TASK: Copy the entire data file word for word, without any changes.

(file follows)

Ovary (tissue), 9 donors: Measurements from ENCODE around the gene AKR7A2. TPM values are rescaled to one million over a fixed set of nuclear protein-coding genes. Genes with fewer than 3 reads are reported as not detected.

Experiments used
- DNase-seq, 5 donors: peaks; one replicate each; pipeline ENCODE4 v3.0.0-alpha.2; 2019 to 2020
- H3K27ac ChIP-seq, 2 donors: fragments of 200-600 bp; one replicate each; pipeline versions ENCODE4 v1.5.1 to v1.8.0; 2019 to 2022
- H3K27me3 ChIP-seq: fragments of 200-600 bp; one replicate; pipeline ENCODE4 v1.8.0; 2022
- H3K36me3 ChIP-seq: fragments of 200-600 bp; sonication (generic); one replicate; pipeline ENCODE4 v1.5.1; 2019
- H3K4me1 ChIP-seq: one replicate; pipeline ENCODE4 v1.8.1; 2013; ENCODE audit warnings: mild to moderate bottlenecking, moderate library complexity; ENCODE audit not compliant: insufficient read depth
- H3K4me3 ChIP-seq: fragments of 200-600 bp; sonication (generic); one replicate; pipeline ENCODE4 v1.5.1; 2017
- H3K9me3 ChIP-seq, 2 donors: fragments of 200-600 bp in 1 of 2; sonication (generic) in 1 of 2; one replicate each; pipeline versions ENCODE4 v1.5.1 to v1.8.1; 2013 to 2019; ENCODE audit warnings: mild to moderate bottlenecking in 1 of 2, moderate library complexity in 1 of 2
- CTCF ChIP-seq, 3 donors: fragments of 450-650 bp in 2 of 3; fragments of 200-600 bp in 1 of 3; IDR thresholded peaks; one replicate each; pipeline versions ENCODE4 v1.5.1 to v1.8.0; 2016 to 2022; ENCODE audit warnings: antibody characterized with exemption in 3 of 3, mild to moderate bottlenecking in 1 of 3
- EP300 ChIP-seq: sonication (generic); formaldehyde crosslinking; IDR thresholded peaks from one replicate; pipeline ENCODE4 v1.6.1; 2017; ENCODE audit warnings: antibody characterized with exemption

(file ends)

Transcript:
Ovary (tissue), 9 donors: Measurements from ENCODE around the gene AKR7A2. TPM values are rescaled to one million over a fixed set of nuclear protein-coding genes. Genes with fewer than 3 reads are reported as not detected.

Experiments used
- DNase-seq, 5 donors: peaks; one replicate each; pipeline ENCODE4 v3.0.0-alpha.2; 2019 to 2020
- H3K27ac ChIP-seq, 2 donors: fragments of 200-600 bp; one replicate each; pipeline versions ENCODE4 v1.5.1 to v1.8.0; 2019 to 2022
- H3K27me3 ChIP-seq: fragments of 200-600 bp; one replicate; pipeline ENCODE4 v1.8.0; 2022
- H3K36me3 ChIP-seq: fragments of 200-600 bp; sonication (generic); one replicate; pipeline ENCODE4 v1.5.1; 2019
- H3K4me1 ChIP-seq: one replicate; pipeline ENCODE4 v1.8.1; 2013; ENCODE audit warnings: mild to moderate bottlenecking, moderate library complexity; ENCODE audit not compliant: insufficient read depth
- H3K4me3 ChIP-seq: fragments of 200-600 bp; sonication (generic); one replicate; pipeline ENCODE4 v1.5.1; 2017
- H3K9me3 ChIP-seq, 2 donors: fragments of 200-600 bp in 1 of 2; sonication (generic) in 1 of 2; one replicate each; pipeline versions ENCODE4 v1.5.1 to v1.8.1; 2013 to 2019; ENCODE audit warnings: mild to moderate bottlenecking in 1 of 2, moderate library complexity in 1 of 2
- CTCF ChIP-seq, 3 donors: fragments of 450-650 bp in 2 of 3; fragments of 200-600 bp in 1 of 3; IDR thresholded peaks; one replicate each; pipeline versions ENCODE4 v1.5.1 to v1.8.0; 2016 to 2022; ENCODE audit warnings: antibody characterized with exemption in 3 of 3, mild to moderate bottlenecking in 1 of 3
- EP300 ChIP-seq: sonication (generic); formaldehyde crosslinking; IDR thresholded peaks from one replicate; pipeline ENCODE4 v1.6.1; 2017; ENCODE audit warnings: antibody characterized with exemption